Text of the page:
Two very practical obstacles are distance and numbers. China is a huge country and many Hip Hop artists don’t have the means to travel great distances for competitions, shows, or classes. While globalization is shrinking the world through tele-connections, face-to-face communication is still the most powerful. Lastly, the number of Hip Hop artists is always shifting and figuring out how to reach out to them all or who should represent each community is a daunting task. Considering all of the issues, what are the potential costs of beef and a lack of unity?
Consequences of Conflict
In talking with Hip Hop artists about beef, there was a widespread agreement that the time has not yet arrived for artists to beef. Considering that there is not Hip Hop market and beefing cannot bolster sales or media exposure, personal and artistic conflicts can only serve to divide Hip Hop artists and spread negativity at a time when Chinese Hip Hop is most vulnerable. Beef has undoubtedly hindered Hip Hop’s development, as people have been opposed to collaboration. It has also contributed to Hip Hop’s negative image, complicating acceptance by a larger audience.
However, conflict can also spur progress and artists can use beefs to grow personally and artistically, hopefully outweighing the negative consequences of their conflicts. The lack of beef also does not imply a dedication to unity, and an artist can be seriously embattled and simultaneously dedicated to developing the Hip Hop community on some level. The consequences of conflict are real and many but they are perhaps unavoidable and certainly will not stop the growth of Hip Hop in China. (See what Chinese Hip Hop artists have to say about UNITY and BEEF.) The concepts of unity and internal conflict are much bigger than Hip Hop and are especially salient in China today.
The Call for Unity in China
2008 has been a momentous year for China and responses to various events have frequently been calls for solidarity and appeals to national pride and civic responsibility. Following the Tibetan protests in March, Chinese people around the world banned together in support of a unified China and continued Chinese authority over Tibet. This sentiment spilled over into the Olympic torch protests and counter-protests. Many Chinese people saw the torch protests in the context of historical grievances with the West for (neo)colonial interference in China’s domestic affairs. Again, many Chinese people rallied against this affront. In the aftermath of the earthquake in Sichuan Province in May, there was an outpouring of sympathy and activism. Benefits and fundraising events frequently called on the civic responsibility of Chinese people to help one another (even though philanthropy is relatively new to China). The 24-hour coverage on local and national television of difficult rescues, emotional reunions, vigils, fundraisers, and dedications reinforced and helped sustain the unity of the people behind the relief effort. And, of course, there are the Olympic Games, already underway in the capital. The Olympics have required a tremendous unification effort, with the Chinese government and Olympic Committee rallying its citizens and for the past seven years. Many see the Games as China’s time to present itself to the world and the people have been asked to fully support every measure to ensure the success of the Olympics. Many Chinese people feel a deep sense of pride in hosting the Olympic Games and feel that it is a recognition of China’s achievements and a substantiation of China’s power. In response to all of these events, while the call has been for unity, the response has been anything but unanimous.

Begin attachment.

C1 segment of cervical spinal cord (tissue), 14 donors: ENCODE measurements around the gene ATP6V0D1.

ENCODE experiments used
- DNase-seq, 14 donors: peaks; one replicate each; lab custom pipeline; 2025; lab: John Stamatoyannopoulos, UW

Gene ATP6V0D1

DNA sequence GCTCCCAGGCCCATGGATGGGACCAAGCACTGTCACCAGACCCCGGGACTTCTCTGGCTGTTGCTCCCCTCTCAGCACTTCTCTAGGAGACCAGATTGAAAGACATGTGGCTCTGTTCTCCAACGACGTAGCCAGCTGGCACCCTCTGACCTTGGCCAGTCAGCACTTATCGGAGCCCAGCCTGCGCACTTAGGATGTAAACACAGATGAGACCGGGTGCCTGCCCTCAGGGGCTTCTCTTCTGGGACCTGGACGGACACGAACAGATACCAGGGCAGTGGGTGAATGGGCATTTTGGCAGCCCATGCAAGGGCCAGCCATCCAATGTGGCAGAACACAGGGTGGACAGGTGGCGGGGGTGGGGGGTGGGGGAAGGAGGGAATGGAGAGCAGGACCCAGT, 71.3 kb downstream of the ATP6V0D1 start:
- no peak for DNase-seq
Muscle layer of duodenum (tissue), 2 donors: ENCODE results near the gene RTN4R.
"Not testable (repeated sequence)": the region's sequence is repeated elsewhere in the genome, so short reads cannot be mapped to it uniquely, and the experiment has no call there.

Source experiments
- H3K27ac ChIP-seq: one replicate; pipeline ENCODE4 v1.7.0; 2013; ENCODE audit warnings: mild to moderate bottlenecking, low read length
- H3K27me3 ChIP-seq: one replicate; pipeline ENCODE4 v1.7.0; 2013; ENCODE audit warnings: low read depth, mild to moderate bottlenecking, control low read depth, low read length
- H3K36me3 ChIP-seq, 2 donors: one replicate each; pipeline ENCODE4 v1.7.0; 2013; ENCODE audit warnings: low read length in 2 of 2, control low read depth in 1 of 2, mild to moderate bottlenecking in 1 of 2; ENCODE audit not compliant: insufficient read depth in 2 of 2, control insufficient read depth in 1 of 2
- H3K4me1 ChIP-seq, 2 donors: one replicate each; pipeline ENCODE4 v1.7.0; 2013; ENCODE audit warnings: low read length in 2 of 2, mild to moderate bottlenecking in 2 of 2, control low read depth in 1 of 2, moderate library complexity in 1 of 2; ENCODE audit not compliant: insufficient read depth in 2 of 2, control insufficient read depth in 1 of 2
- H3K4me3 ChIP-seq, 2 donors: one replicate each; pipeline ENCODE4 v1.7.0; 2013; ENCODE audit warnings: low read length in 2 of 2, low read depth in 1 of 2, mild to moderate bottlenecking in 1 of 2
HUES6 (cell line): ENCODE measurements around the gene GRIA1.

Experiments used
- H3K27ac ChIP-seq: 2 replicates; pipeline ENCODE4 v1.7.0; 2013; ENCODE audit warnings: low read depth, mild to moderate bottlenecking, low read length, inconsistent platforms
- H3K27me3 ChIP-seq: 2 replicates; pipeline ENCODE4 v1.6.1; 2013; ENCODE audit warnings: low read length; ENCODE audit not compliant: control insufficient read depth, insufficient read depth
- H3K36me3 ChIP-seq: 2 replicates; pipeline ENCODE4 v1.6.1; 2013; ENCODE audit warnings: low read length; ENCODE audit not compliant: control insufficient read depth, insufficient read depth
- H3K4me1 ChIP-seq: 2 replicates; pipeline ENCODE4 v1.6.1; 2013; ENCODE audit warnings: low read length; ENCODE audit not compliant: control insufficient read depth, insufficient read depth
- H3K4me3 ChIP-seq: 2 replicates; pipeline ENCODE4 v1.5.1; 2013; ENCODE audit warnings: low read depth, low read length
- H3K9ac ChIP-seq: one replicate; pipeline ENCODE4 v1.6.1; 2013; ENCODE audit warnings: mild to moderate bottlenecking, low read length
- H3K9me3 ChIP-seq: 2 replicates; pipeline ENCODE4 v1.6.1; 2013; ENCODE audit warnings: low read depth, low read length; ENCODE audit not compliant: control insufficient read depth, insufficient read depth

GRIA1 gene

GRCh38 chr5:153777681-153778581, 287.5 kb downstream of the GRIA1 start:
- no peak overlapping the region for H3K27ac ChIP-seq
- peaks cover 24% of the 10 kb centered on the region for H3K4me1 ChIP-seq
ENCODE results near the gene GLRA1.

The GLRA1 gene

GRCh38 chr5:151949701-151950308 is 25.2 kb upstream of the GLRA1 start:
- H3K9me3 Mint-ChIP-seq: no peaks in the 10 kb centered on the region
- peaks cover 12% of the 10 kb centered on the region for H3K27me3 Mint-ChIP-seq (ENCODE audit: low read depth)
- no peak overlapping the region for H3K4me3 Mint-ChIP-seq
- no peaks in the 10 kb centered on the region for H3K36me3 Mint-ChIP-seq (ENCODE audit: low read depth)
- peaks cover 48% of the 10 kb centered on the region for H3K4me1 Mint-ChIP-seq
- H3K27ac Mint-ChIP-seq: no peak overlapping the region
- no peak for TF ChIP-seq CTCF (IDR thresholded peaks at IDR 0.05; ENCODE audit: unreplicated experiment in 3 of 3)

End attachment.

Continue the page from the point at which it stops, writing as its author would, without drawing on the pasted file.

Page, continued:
Anatol Lievin wrote that appeals to national solidarity are a part of “the classic modern strategy of and endangered right-wing oligarchy, which is to divert mass discontent into nationalism” (London Review of Books, 3 October 2002). The fervor surrounding the Tibetan protests, the Sichuan Earthquake and the Olympic Games has often overshadowed serious grievances and the varying reactions to all of the events. Every call for unity has been undercut with dissension and opposition. The Tibet protests saw Chinese people on both sides of the picket lines and many Chinese question, not only the West, but China’s colonial ambitions. The earthquake response made many disillusioned with the corruption, graft, and lumbering bureaucracy that undermine all disaster relief efforts. People were also outraged by forced donations. Many companies and schools required people to donate money, often specifying amounts, and ridiculing those who failed to donate as much as others. The sanctioned oppression for the Olympic Games has been well documented by human rights groups, NGOs and the media. From expelling migrants from the city to forcing business to close for weeks without compensation, from the tens of millions of dollars outside cities have sent to Beijing for the Games for which they will have no return to public notices to immediately report Uighurs and Tibetans to the local police (literally on sight), the Olympic Games have effectively given officials carte blanche to discriminate against marginalized groups, devastate communities and businesses, and of course stifle criticism and protest. Many Beijing residents now wish the Olympics would be over already so their lives can get back to normal.
The hope for all of China is that, as in the Hip Hop community, hopefully these conflicts will foster growth. The response to the Sichuan Earthquake especially showed that if galvanized, Chinese citizens will take bold action to improve their community. With the number of NGOs increasing and community activism becoming more popular, perhaps community leaders can capitalize on this sentiment, unifying the Chinese people to make positive change.